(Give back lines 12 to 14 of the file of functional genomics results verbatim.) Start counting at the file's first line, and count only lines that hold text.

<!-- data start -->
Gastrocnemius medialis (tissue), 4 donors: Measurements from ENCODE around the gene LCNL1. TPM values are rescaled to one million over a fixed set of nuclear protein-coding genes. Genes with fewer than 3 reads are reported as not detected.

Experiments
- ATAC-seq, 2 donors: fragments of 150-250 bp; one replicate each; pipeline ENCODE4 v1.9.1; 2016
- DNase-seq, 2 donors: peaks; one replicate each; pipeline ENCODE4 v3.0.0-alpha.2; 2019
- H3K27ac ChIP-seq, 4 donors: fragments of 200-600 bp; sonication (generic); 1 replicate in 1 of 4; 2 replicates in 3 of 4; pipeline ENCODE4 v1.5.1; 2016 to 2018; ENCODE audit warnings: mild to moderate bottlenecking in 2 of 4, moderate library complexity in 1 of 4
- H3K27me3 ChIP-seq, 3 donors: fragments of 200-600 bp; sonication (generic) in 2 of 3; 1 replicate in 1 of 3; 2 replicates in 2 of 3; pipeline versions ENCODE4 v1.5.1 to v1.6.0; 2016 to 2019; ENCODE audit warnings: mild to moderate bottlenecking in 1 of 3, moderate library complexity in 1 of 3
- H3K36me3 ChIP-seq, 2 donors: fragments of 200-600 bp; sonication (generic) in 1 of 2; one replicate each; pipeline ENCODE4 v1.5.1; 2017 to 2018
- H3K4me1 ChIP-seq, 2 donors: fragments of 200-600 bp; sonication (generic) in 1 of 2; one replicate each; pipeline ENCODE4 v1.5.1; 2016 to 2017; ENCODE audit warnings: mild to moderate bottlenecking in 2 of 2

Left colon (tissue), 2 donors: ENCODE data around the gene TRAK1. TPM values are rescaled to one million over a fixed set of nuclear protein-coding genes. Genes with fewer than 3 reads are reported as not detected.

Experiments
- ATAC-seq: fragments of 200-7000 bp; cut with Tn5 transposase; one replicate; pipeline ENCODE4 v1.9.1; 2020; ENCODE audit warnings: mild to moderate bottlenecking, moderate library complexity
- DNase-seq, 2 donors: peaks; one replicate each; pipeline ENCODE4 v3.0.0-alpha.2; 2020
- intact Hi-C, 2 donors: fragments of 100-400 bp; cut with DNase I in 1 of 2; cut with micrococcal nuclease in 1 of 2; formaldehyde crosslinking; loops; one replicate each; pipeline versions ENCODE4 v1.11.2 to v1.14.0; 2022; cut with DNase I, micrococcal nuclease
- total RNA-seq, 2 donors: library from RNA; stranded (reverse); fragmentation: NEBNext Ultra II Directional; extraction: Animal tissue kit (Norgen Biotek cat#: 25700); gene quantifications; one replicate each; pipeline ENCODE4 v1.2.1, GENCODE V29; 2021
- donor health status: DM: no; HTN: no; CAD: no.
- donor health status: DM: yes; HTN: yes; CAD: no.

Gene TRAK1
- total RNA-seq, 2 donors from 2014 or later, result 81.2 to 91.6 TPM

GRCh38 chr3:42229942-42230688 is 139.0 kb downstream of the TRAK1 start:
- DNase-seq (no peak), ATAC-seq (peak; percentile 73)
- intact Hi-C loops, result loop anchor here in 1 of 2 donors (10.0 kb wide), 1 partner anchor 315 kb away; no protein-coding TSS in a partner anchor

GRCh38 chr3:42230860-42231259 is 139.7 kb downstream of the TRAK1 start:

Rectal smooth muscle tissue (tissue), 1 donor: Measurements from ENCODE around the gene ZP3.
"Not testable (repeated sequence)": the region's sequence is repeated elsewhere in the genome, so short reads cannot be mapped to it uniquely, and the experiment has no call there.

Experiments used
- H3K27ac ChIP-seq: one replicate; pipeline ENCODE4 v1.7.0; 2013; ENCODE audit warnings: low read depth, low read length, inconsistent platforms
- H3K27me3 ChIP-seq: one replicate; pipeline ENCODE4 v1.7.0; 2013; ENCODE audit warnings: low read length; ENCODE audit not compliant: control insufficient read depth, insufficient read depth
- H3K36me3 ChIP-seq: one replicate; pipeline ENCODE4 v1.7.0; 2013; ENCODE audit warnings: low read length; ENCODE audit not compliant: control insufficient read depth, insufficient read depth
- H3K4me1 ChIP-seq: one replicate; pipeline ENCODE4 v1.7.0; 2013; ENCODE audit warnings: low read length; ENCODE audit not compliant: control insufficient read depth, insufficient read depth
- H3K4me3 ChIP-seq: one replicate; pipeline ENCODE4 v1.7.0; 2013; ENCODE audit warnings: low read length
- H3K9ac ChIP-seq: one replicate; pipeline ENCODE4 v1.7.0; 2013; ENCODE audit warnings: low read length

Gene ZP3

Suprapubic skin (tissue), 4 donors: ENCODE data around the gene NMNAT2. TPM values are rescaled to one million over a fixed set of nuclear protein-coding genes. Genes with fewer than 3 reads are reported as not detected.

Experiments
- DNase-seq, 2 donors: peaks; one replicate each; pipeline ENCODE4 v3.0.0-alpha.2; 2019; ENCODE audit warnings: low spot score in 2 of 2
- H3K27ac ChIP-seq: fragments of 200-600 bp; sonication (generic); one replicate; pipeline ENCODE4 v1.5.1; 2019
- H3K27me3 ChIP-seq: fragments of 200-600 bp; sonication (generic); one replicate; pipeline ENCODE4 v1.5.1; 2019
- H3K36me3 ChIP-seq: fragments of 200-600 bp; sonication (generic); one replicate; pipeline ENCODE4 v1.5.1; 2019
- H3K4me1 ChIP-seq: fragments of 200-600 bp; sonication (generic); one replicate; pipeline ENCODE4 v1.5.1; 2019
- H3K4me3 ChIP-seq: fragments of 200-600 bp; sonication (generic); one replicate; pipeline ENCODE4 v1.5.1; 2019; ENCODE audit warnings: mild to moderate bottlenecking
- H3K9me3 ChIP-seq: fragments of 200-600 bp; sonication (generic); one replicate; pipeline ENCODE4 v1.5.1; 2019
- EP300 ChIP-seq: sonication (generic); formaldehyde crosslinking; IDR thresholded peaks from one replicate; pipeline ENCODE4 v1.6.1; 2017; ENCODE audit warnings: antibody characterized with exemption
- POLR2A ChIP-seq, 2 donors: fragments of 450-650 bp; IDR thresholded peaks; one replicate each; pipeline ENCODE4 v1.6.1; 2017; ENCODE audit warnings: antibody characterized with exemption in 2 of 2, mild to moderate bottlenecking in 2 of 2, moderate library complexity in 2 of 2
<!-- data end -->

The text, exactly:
- DNase-seq, 2 donors: peaks; one replicate each; pipeline ENCODE4 v3.0.0-alpha.2; 2020
- intact Hi-C, 2 donors: fragments of 100-400 bp; cut with DNase I in 1 of 2; cut with micrococcal nuclease in 1 of 2; formaldehyde crosslinking; loops; one replicate each; pipeline versions ENCODE4 v1.11.2 to v1.14.0; 2022; cut with DNase I, micrococcal nuclease
- total RNA-seq, 2 donors: library from RNA; stranded (reverse); fragmentation: NEBNext Ultra II Directional; extraction: Animal tissue kit (Norgen Biotek cat#: 25700); gene quantifications; one replicate each; pipeline ENCODE4 v1.2.1, GENCODE V29; 2021